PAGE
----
Advice / Career Paths / Exploring Careers

This Career Changer Proves It's Never Too Late to Start Back at the Bottom

A logo with "the muse" in white text.
courtesy Vanessa De Luca

Vanessa De Luca, Editor-in-Chief of Essence Magazine, is a career changer through and through.

De Luca was 30 when she decided her current path wasn’t working. Forced to start at the bottom, a former Macy’s store manager and retail and furniture buyer, bravely and confidently took a job as an editorial assistant at Glamour, where she was determined to make an early impression. And, indeed, De Luca did just that.

I had the pleasure of chatting with her recently about how she made her challenging transition, what advice she has for others seeking a major change, and why networking is an essential component of every professional’s career path.

To get the job at Glamour, De Luca put her past experience into a story. Because she explains, “people had a hard time believing I wanted to start from scratch,” she leveraged her retail background as a fresh perspective she’d offer the new gig. Then, not wanting to be “editorial assistant forever,” she got promoted twice in three years, constantly reminding herself of past successes whenever she began to doubt herself.

I asked her specifically about starting over and working with people a lot younger than her, and De Luca stressed the importance of learning.

Another thing De Luca did along the way was stay stimulated. Boredom is inevitable, and you can either allow it to creep in, take over, and drive you crazy, or you can manage it. Every time she found herself starting to feel bored, she “made people aware.” Subsequently, she’d be given more work and greater responsibilities (not to mention promotions!).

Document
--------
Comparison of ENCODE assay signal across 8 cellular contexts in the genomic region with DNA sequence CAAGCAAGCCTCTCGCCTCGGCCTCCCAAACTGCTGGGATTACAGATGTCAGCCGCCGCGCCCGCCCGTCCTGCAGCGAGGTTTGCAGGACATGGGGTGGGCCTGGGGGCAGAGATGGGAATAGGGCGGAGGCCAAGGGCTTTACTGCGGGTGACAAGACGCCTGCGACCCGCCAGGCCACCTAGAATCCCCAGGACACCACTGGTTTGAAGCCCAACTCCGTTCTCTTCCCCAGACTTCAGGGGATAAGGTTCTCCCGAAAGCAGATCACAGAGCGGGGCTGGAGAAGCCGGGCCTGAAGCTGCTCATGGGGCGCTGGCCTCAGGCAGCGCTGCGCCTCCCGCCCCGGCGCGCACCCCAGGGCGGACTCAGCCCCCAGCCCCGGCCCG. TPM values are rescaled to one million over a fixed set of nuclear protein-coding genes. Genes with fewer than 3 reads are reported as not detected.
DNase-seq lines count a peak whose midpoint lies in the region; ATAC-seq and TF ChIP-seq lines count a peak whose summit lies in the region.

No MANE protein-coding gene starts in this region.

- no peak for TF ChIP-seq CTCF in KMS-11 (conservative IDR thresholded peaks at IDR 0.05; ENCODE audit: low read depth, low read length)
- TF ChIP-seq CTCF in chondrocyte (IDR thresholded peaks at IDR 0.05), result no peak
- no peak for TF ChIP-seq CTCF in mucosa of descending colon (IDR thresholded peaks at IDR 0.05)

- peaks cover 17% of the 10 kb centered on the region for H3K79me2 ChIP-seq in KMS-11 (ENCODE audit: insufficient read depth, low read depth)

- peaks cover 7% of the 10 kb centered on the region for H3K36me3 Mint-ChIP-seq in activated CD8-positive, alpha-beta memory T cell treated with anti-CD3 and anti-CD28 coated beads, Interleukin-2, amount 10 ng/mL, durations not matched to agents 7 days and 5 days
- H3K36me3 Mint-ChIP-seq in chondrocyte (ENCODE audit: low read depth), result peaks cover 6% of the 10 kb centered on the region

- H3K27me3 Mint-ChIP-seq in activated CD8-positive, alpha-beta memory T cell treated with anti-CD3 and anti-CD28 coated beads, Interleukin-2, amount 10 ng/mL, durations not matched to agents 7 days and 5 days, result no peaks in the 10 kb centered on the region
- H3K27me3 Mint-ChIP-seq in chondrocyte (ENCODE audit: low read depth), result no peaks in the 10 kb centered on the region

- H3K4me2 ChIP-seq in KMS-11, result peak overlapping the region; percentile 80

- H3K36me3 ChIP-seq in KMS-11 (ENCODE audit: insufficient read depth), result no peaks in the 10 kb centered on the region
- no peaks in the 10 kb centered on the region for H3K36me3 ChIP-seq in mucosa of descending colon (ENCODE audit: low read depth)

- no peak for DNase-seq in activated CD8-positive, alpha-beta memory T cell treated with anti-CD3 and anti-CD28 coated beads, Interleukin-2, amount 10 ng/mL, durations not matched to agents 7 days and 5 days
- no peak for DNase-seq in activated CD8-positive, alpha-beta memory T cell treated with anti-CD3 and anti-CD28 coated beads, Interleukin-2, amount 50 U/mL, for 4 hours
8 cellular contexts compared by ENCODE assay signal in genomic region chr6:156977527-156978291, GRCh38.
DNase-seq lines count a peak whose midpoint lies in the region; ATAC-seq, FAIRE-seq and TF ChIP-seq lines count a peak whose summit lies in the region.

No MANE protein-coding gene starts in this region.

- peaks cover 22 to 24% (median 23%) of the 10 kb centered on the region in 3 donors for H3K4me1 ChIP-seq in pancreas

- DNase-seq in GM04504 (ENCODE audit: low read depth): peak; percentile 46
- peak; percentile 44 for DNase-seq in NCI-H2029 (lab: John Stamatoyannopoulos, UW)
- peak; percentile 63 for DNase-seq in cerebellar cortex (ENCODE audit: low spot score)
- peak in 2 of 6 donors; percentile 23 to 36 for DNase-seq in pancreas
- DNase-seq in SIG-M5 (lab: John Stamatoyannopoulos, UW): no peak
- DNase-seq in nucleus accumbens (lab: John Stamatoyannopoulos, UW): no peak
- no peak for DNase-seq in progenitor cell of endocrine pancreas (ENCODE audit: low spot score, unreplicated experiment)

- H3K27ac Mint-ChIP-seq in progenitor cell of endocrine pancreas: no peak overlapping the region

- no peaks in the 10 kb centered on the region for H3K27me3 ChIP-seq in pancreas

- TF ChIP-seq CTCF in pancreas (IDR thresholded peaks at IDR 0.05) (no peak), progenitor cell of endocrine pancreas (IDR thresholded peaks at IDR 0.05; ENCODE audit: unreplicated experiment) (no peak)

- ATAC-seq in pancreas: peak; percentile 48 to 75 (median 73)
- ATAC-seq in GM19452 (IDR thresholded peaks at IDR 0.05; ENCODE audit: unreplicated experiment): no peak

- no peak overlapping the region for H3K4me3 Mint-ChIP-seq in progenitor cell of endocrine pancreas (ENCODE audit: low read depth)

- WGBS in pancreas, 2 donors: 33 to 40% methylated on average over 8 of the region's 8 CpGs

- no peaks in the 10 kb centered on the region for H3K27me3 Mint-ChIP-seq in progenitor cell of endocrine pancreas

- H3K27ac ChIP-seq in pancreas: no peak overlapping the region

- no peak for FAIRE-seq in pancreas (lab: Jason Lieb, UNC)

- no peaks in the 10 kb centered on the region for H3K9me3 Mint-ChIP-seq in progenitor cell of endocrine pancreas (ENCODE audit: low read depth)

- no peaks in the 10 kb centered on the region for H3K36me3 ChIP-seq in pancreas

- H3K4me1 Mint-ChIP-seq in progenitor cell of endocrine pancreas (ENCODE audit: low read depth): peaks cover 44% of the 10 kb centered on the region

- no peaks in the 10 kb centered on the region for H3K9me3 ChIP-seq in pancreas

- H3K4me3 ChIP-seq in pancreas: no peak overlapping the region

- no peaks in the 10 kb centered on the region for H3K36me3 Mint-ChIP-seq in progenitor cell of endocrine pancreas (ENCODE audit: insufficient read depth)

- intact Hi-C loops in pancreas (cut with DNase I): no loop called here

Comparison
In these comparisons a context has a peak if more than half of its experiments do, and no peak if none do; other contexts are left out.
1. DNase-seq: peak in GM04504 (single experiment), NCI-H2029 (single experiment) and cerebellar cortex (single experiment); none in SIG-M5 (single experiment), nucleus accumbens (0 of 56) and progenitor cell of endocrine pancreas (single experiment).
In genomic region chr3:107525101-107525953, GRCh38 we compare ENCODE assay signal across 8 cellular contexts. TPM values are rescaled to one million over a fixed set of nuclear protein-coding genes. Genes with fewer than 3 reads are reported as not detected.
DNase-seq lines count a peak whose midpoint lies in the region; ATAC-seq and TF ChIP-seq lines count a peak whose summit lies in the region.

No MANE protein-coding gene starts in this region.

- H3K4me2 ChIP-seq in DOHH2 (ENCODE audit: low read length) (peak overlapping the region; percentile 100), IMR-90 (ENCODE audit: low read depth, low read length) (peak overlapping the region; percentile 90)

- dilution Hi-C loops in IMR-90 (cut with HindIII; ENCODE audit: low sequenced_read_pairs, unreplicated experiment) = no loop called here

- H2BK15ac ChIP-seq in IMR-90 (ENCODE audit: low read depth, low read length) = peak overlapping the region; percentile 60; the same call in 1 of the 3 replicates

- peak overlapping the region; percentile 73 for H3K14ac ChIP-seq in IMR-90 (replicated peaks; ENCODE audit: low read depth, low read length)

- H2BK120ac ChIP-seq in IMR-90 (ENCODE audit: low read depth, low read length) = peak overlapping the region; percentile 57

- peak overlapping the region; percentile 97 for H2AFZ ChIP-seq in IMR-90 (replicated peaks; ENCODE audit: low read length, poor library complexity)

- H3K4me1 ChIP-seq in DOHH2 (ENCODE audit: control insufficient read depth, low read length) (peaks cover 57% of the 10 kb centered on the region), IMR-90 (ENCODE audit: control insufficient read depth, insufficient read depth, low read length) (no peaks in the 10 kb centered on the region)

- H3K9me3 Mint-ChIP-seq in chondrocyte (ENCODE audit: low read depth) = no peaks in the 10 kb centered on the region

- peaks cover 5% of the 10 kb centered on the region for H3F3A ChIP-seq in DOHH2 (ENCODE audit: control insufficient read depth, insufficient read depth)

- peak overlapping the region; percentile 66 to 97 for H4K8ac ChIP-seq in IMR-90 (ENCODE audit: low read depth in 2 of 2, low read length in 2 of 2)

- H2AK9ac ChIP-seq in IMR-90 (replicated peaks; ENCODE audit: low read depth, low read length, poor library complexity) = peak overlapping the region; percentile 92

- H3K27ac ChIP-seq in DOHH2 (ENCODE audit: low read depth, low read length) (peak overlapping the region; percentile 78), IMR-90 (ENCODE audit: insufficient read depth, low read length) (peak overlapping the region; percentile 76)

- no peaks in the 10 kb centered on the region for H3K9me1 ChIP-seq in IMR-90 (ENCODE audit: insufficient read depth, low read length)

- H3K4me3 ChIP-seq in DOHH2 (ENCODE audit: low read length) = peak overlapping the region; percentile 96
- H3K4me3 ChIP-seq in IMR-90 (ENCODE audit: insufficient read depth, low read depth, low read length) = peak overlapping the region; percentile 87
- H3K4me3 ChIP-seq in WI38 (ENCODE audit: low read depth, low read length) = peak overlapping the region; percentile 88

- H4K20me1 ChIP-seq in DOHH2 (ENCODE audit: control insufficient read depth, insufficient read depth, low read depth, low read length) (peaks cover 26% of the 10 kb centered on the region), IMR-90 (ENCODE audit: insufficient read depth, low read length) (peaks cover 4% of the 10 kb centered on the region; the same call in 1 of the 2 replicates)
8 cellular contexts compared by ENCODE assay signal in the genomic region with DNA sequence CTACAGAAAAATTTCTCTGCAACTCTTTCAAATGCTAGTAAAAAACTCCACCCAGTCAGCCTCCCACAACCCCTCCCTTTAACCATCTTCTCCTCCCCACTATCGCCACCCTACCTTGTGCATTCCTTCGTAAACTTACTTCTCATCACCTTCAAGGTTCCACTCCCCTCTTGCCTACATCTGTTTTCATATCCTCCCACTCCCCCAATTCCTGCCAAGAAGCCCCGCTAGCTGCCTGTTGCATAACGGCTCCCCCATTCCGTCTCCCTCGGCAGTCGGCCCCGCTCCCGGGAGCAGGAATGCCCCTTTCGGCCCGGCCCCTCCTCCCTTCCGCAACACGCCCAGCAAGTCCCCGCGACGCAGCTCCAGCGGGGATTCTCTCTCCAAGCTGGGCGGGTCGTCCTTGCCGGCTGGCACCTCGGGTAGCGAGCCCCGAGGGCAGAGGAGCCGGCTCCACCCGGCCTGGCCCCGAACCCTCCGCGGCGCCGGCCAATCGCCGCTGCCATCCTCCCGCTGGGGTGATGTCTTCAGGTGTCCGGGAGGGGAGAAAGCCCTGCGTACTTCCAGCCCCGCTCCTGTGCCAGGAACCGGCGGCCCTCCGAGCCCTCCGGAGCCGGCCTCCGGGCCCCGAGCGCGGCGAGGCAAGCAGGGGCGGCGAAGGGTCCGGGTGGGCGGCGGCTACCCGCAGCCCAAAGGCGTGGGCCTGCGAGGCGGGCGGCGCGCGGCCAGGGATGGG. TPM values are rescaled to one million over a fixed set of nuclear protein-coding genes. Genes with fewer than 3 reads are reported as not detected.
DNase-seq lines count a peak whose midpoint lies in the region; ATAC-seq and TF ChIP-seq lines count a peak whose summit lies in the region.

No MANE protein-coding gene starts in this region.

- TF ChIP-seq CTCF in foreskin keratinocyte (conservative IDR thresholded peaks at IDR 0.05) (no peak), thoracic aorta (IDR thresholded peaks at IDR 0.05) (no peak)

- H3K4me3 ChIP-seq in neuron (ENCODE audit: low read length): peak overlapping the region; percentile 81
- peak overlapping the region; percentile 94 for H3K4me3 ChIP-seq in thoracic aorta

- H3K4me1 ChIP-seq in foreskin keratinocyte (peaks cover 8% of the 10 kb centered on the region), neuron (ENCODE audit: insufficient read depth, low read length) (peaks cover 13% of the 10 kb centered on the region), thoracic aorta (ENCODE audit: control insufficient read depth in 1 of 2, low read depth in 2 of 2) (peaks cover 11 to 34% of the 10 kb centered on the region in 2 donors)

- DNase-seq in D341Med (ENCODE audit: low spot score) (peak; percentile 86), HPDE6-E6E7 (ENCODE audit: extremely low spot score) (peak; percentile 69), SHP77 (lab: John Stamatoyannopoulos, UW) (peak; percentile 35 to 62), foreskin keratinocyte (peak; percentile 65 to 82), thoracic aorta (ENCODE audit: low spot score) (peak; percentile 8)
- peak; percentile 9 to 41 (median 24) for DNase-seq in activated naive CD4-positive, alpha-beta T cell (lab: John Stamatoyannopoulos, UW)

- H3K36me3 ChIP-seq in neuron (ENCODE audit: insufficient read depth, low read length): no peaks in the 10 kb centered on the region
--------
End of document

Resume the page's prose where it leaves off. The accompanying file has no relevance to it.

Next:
It’s this candid communication that De Luca has continually found worthwhile—it’s also something she learned from her mother at an early age. “If you don’t ask, you don’t get,” De Luca’s mom would say, encouraging her daughter to always put herself in touch with others who may be of assistance in some way. “The more people who know [what you're looking for]—the right people who know—can help you strategize, think through it.”

Which is, in fact, a perfect segue to De Luca’s golden networking advice: “It’s important to put yourself in places where people will have an opportunity to get to know you and what you stand for.” What you’ll find is that, “there’s always somebody to help you along the way.”

And that’s pretty much how Vanessa De Luca rose to her success as editor-in-chief of a major women's magazine that’s been around for nearly 50 years and has a circulation well over a million. She (I’d say simply, but the ambition and dedication she dedicated along the way would refute that description) worked her way up, and up—and up—always throwing her hat in the ring when opportunities presented themselves and never allowing herself to get stuck.

Making a decision to change careers—regardless of how old you are—isn’t easy, not on top of your day job. But it can be done. “If your mind is set on it,” De Luca notes, you’ll make it happen. In many ways, just knowing you’re ready for something new means your course is already in motion.